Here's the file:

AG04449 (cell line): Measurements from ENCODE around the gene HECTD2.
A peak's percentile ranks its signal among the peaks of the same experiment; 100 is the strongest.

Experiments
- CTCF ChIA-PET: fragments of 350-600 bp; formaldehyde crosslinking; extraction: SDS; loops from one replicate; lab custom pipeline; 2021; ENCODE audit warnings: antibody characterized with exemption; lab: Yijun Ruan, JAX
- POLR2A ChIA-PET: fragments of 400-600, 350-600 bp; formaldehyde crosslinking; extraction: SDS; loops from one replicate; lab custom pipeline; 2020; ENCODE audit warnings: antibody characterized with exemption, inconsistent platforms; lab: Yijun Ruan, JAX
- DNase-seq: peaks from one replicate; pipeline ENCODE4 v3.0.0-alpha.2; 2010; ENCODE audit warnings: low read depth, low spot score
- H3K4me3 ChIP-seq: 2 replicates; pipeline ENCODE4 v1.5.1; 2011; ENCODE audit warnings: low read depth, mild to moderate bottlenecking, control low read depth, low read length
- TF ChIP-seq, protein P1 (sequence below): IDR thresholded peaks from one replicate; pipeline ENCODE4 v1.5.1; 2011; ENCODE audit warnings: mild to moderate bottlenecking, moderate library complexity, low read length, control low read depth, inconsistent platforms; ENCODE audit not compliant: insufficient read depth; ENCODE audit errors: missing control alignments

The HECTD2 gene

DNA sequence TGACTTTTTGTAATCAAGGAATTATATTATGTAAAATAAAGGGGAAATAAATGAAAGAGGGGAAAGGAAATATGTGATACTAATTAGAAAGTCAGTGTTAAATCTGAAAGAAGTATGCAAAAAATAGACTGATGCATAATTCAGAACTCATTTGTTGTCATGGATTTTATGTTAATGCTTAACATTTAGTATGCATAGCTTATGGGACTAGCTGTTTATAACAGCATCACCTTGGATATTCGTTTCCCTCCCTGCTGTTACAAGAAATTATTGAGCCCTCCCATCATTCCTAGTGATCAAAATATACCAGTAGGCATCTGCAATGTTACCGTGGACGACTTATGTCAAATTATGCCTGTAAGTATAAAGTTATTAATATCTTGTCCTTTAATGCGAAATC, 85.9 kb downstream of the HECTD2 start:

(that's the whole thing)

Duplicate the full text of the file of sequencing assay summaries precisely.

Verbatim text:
AG04449 (cell line): Measurements from ENCODE around the gene HECTD2.
A peak's percentile ranks its signal among the peaks of the same experiment; 100 is the strongest.

Experiments
- CTCF ChIA-PET: fragments of 350-600 bp; formaldehyde crosslinking; extraction: SDS; loops from one replicate; lab custom pipeline; 2021; ENCODE audit warnings: antibody characterized with exemption; lab: Yijun Ruan, JAX
- POLR2A ChIA-PET: fragments of 400-600, 350-600 bp; formaldehyde crosslinking; extraction: SDS; loops from one replicate; lab custom pipeline; 2020; ENCODE audit warnings: antibody characterized with exemption, inconsistent platforms; lab: Yijun Ruan, JAX
- DNase-seq: peaks from one replicate; pipeline ENCODE4 v3.0.0-alpha.2; 2010; ENCODE audit warnings: low read depth, low spot score
- H3K4me3 ChIP-seq: 2 replicates; pipeline ENCODE4 v1.5.1; 2011; ENCODE audit warnings: low read depth, mild to moderate bottlenecking, control low read depth, low read length
- TF ChIP-seq, protein P1 (sequence below): IDR thresholded peaks from one replicate; pipeline ENCODE4 v1.5.1; 2011; ENCODE audit warnings: mild to moderate bottlenecking, moderate library complexity, low read length, control low read depth, inconsistent platforms; ENCODE audit not compliant: insufficient read depth; ENCODE audit errors: missing control alignments

The HECTD2 gene

DNA sequence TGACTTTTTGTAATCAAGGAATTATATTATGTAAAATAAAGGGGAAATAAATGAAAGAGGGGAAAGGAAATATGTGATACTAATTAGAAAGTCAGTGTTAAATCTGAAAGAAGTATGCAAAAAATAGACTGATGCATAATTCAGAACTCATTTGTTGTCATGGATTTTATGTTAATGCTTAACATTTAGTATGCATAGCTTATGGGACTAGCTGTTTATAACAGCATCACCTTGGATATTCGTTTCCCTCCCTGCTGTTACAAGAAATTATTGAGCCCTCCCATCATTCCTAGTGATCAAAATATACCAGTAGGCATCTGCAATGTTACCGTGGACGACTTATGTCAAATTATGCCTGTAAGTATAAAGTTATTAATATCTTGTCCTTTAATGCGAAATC, 85.9 kb downstream of the HECTD2 start: